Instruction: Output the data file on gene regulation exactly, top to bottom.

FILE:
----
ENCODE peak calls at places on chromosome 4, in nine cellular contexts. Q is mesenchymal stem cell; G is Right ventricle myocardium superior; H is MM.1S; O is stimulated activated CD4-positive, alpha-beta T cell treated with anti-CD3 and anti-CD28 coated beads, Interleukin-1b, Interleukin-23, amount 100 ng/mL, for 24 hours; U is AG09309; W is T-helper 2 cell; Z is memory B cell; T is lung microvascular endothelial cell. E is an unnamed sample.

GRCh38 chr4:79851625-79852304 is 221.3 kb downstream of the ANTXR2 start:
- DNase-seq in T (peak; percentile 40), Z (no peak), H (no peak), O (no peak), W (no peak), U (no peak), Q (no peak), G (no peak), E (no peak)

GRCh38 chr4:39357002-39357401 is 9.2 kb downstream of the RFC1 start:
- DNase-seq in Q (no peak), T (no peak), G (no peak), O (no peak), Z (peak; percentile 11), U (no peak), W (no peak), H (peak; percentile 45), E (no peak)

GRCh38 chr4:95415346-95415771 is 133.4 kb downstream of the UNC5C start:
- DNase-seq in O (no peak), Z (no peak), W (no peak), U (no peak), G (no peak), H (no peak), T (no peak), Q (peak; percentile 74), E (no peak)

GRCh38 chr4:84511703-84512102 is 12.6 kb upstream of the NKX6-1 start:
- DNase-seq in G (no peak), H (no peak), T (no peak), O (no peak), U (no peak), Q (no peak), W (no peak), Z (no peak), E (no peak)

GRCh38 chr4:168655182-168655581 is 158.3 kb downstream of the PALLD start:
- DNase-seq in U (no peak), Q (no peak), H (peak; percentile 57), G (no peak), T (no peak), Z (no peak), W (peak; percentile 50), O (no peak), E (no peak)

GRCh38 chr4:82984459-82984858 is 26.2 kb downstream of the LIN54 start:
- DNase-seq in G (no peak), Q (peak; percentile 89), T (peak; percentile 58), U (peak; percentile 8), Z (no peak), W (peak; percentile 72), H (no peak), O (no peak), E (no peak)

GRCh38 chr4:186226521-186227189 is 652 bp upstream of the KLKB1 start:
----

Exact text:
ENCODE peak calls at places on chromosome 4, in nine cellular contexts. Q is mesenchymal stem cell; G is Right ventricle myocardium superior; H is MM.1S; O is stimulated activated CD4-positive, alpha-beta T cell treated with anti-CD3 and anti-CD28 coated beads, Interleukin-1b, Interleukin-23, amount 100 ng/mL, for 24 hours; U is AG09309; W is T-helper 2 cell; Z is memory B cell; T is lung microvascular endothelial cell. E is an unnamed sample.

GRCh38 chr4:79851625-79852304 is 221.3 kb downstream of the ANTXR2 start:
- DNase-seq in T (peak; percentile 40), Z (no peak), H (no peak), O (no peak), W (no peak), U (no peak), Q (no peak), G (no peak), E (no peak)

GRCh38 chr4:39357002-39357401 is 9.2 kb downstream of the RFC1 start:
- DNase-seq in Q (no peak), T (no peak), G (no peak), O (no peak), Z (peak; percentile 11), U (no peak), W (no peak), H (peak; percentile 45), E (no peak)

GRCh38 chr4:95415346-95415771 is 133.4 kb downstream of the UNC5C start:
- DNase-seq in O (no peak), Z (no peak), W (no peak), U (no peak), G (no peak), H (no peak), T (no peak), Q (peak; percentile 74), E (no peak)

GRCh38 chr4:84511703-84512102 is 12.6 kb upstream of the NKX6-1 start:
- DNase-seq in G (no peak), H (no peak), T (no peak), O (no peak), U (no peak), Q (no peak), W (no peak), Z (no peak), E (no peak)

GRCh38 chr4:168655182-168655581 is 158.3 kb downstream of the PALLD start:
- DNase-seq in U (no peak), Q (no peak), H (peak; percentile 57), G (no peak), T (no peak), Z (no peak), W (peak; percentile 50), O (no peak), E (no peak)

GRCh38 chr4:82984459-82984858 is 26.2 kb downstream of the LIN54 start:
- DNase-seq in G (no peak), Q (peak; percentile 89), T (peak; percentile 58), U (peak; percentile 8), Z (no peak), W (peak; percentile 72), H (no peak), O (no peak), E (no peak)

GRCh38 chr4:186226521-186227189 is 652 bp upstream of the KLKB1 start: